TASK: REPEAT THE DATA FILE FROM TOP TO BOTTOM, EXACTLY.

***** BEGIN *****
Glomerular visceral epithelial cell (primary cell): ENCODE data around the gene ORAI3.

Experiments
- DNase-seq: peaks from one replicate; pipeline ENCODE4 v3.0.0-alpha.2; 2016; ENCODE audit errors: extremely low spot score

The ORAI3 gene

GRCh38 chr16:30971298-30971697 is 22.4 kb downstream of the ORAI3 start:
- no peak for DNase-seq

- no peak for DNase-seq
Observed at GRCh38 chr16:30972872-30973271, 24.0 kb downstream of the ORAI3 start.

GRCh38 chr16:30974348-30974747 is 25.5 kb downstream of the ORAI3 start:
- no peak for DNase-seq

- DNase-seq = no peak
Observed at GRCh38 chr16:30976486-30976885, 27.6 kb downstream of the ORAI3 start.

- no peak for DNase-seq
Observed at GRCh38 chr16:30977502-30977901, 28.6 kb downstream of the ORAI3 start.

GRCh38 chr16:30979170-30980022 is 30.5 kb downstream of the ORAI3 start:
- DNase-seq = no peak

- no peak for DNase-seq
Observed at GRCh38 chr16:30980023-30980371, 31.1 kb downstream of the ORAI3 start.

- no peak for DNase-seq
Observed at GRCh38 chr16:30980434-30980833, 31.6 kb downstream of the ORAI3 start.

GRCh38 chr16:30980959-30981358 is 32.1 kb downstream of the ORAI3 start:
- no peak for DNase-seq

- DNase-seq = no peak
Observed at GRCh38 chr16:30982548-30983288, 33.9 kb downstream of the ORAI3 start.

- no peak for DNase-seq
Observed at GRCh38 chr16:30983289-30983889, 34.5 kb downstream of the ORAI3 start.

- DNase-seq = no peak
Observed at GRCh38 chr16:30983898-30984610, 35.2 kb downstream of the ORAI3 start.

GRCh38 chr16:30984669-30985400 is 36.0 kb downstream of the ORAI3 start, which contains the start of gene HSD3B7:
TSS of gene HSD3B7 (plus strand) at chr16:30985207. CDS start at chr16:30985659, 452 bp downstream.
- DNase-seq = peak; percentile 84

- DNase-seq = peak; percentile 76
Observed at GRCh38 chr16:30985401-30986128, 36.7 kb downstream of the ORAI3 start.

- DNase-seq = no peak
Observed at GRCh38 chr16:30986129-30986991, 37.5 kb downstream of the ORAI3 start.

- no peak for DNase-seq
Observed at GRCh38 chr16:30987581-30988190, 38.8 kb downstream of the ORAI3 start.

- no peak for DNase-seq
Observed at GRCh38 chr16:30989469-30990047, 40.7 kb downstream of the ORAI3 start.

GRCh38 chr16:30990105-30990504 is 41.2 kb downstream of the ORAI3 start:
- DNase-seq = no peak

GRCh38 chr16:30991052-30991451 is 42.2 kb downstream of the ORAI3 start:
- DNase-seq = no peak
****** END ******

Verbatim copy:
Glomerular visceral epithelial cell (primary cell): ENCODE data around the gene ORAI3.

Experiments
- DNase-seq: peaks from one replicate; pipeline ENCODE4 v3.0.0-alpha.2; 2016; ENCODE audit errors: extremely low spot score

The ORAI3 gene

GRCh38 chr16:30971298-30971697 is 22.4 kb downstream of the ORAI3 start:
- no peak for DNase-seq

- no peak for DNase-seq
Observed at GRCh38 chr16:30972872-30973271, 24.0 kb downstream of the ORAI3 start.

GRCh38 chr16:30974348-30974747 is 25.5 kb downstream of the ORAI3 start:
- no peak for DNase-seq

- DNase-seq = no peak
Observed at GRCh38 chr16:30976486-30976885, 27.6 kb downstream of the ORAI3 start.

- no peak for DNase-seq
Observed at GRCh38 chr16:30977502-30977901, 28.6 kb downstream of the ORAI3 start.

GRCh38 chr16:30979170-30980022 is 30.5 kb downstream of the ORAI3 start:
- DNase-seq = no peak

- no peak for DNase-seq
Observed at GRCh38 chr16:30980023-30980371, 31.1 kb downstream of the ORAI3 start.

- no peak for DNase-seq
Observed at GRCh38 chr16:30980434-30980833, 31.6 kb downstream of the ORAI3 start.

GRCh38 chr16:30980959-30981358 is 32.1 kb downstream of the ORAI3 start:
- no peak for DNase-seq

- DNase-seq = no peak
Observed at GRCh38 chr16:30982548-30983288, 33.9 kb downstream of the ORAI3 start.

- no peak for DNase-seq
Observed at GRCh38 chr16:30983289-30983889, 34.5 kb downstream of the ORAI3 start.

- DNase-seq = no peak
Observed at GRCh38 chr16:30983898-30984610, 35.2 kb downstream of the ORAI3 start.

GRCh38 chr16:30984669-30985400 is 36.0 kb downstream of the ORAI3 start, which contains the start of gene HSD3B7:
TSS of gene HSD3B7 (plus strand) at chr16:30985207. CDS start at chr16:30985659, 452 bp downstream.
- DNase-seq = peak; percentile 84

- DNase-seq = peak; percentile 76
Observed at GRCh38 chr16:30985401-30986128, 36.7 kb downstream of the ORAI3 start.

- DNase-seq = no peak
Observed at GRCh38 chr16:30986129-30986991, 37.5 kb downstream of the ORAI3 start.

- no peak for DNase-seq
Observed at GRCh38 chr16:30987581-30988190, 38.8 kb downstream of the ORAI3 start.

- no peak for DNase-seq
Observed at GRCh38 chr16:30989469-30990047, 40.7 kb downstream of the ORAI3 start.

GRCh38 chr16:30990105-30990504 is 41.2 kb downstream of the ORAI3 start:
- DNase-seq = no peak

GRCh38 chr16:30991052-30991451 is 42.2 kb downstream of the ORAI3 start:
- DNase-seq = no peak